Carbon tax - just pushing more people into fuel poverty?

12 November 2012

It’s easy to be green when things are rosy in your garden. Back when the Government decided to start tackling energy emissions in 2001, everything was indeed, peachy. But it’s hard to be green when you’re in the red, and the new carbon tax- levies on CO2 emissions- will hit both commercial and domestic energy bills from next year.

However, a new report from our consumer action friends over at Consumer Focus suggests that this new policy is actually going to make things worse for millions of people, without any corresponding benefit. Sound like a typical Government policy to you?

The levies, which will add around £21 per household bills from 2013 at a time when many are struggling to pay, is set to rise to £39 by 2020. At the same time, the number of households in fuel poverty (spending more than 10% of income on energy bills) is set to rise from the massive 6 million today, to an even more colossal 9 million by just 2016.

The thrust of the report is to question where the extra cash, expected to add up to a tidy £63bn by 2027 and bringing in £2.7bn next year alone, is going to be spent. Consumer Focus think that some, if not all, should be spent on improving homes to reduce energy bills going forward. The report estimates that 90% of those in fuel poverty could be lifted out of danger through reinvestment in energy saving, generating a household bill saving of over £200 a year. The report wants to see the current ‘Green Deal’, which allows you to pay off the cost of home improvements over a number of years through energy efficiency savings, extended, with more help going to the very poorest and least energy efficient houses. The plans would also create tens of thousands of new jobs in the energy-efficiency industry, they claim.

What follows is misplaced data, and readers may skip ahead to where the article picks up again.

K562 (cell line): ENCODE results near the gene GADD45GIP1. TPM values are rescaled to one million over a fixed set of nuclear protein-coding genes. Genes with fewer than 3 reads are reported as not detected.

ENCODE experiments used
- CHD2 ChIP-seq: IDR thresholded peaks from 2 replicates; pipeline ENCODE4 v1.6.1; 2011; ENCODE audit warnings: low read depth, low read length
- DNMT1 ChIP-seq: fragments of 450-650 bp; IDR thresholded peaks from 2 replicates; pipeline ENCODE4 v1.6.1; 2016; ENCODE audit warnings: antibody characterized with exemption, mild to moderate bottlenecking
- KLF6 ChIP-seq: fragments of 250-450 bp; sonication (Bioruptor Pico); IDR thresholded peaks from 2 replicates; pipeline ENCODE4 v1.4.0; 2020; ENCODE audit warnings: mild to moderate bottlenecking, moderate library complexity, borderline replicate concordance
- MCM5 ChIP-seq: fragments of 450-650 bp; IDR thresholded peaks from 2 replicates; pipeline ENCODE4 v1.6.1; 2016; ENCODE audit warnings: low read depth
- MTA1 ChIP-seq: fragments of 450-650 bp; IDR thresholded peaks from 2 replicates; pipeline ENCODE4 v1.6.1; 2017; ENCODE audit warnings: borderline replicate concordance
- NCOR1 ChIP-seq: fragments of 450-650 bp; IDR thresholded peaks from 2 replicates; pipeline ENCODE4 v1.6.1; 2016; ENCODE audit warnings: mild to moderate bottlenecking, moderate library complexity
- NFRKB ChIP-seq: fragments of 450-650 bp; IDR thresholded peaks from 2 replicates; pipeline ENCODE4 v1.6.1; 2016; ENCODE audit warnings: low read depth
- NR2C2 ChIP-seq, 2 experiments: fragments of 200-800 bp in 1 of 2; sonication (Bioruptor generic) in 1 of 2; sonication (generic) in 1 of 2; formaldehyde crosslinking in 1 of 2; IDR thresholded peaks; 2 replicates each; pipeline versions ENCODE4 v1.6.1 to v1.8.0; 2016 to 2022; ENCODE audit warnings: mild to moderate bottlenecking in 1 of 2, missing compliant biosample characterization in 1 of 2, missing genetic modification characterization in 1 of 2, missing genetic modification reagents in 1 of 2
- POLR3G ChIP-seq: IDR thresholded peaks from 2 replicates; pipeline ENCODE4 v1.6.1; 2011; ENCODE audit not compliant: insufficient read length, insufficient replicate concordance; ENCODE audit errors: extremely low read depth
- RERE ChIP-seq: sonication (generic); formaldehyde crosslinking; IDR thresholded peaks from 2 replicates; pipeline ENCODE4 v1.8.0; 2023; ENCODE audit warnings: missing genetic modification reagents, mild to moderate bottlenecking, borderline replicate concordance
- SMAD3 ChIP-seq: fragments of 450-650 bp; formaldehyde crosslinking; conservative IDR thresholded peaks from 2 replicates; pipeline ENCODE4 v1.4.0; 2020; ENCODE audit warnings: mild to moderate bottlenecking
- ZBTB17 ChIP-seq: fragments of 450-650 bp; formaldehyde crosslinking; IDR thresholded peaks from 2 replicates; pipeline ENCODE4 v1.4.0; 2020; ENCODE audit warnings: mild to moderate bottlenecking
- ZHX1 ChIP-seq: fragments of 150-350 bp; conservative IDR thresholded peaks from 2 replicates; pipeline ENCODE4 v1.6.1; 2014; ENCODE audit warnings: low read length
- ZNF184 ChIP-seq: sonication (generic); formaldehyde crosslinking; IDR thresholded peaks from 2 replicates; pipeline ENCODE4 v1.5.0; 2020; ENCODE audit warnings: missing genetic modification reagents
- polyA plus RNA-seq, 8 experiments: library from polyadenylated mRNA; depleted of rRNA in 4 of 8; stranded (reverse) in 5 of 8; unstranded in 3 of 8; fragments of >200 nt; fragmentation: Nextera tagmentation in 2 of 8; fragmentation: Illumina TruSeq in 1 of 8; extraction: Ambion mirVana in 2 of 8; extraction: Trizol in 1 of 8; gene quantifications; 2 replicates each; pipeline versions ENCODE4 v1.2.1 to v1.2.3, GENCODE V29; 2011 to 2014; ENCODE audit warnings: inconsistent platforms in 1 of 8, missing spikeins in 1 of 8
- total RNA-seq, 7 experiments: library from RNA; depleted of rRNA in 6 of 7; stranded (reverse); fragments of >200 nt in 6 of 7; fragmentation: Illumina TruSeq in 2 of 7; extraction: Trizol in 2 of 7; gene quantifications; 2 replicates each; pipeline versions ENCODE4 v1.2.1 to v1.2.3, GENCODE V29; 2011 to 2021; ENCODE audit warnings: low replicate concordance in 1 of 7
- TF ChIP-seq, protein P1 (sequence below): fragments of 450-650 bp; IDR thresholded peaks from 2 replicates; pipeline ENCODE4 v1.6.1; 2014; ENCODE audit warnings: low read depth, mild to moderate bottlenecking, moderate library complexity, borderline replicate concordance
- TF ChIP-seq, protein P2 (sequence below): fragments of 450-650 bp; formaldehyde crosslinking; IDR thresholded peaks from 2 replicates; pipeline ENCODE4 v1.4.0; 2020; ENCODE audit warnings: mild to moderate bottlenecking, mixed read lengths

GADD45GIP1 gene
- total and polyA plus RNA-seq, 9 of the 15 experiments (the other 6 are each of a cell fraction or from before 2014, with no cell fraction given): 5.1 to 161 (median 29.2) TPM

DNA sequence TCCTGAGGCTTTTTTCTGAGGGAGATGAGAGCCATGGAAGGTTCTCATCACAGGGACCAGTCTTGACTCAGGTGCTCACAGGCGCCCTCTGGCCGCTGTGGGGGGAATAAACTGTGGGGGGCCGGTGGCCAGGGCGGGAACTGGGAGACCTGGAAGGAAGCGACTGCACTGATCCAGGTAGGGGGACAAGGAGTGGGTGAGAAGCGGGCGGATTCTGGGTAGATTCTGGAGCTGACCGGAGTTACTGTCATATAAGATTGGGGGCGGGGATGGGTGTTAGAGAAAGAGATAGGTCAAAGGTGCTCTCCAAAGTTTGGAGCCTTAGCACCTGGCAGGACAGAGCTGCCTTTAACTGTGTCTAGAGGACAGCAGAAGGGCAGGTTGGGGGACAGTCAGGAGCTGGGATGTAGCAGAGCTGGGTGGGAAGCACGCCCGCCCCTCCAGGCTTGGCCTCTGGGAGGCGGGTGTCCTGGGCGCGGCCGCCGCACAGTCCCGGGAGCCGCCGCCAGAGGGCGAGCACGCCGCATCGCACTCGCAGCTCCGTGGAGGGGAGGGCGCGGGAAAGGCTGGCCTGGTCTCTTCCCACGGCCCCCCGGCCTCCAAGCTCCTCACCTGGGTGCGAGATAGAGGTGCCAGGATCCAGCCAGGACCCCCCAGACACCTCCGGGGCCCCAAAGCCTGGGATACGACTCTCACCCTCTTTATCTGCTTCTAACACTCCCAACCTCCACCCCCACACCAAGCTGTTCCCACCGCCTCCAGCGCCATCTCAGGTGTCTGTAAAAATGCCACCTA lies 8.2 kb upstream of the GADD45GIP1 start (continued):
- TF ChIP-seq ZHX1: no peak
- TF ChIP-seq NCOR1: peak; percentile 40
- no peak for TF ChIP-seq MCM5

Consumer Focus, and the report’s authors, think this is a better use of the money than investing in infrastructure or Government spending (you don’t say), but also better than reducing fuel duty or VAT. While reducing fuel duty is presumably not in line with the green agenda, reducing VAT would, presumably, help everyone, not just certain groups. But didn’t we try reducing VAT a couple of years ago, to much fanfare of it ‘boosting the economy’, only to find it had absolutely no effect on anyone, other than to annoy retailers?

Either way, the carbon tax levy is coming to a gas bill near you- we’ll just have to hope the Government does something sensible with your money…


  • foxes
    So if I spend more than 10% of my income on something then it's poverty? Could I be in gambling poverty, for example? Lots of us are in tax poverty, mortgage poverty etc.
  • Mykeff
    @foxes Don't be ridiculous. You chose to buy a house. Don't conflate luxury with necessity. Perhaps you'd like to class your Waitrose outgoings as poverty-inducing. I'm sure those struggling to heat themselves this winter will be worrying about your tax burden,
  • Milky
    @ Mykeff So owning a house is now a luxury rather than necessity? Everyone should be able to own their own house, its just far too expensive in this messed up country.
  • Mykeff
    @milky Yes, ultimately it is a luxury. I agree about the cost, precisely because home ownership is seen as a means to accrue money. Buying rather than renting may be preferable, but it's the shelter that counts as a necessity, along with food and warmth.
  • Andrew
    "Posted by Milky • November 12, 2012 at 2:48 pm @ Mykeff So owning a house is now a luxury rather than necessity? Everyone should be able to own their own house, its just far too expensive in this messed up country." Yes, owning some bricks and mortar worth hundreds of thousands of pounds which accrues obscene amounts in value because of messed up planning laws, is in fact a luxury. Not to be confused with having a roof over one's head.

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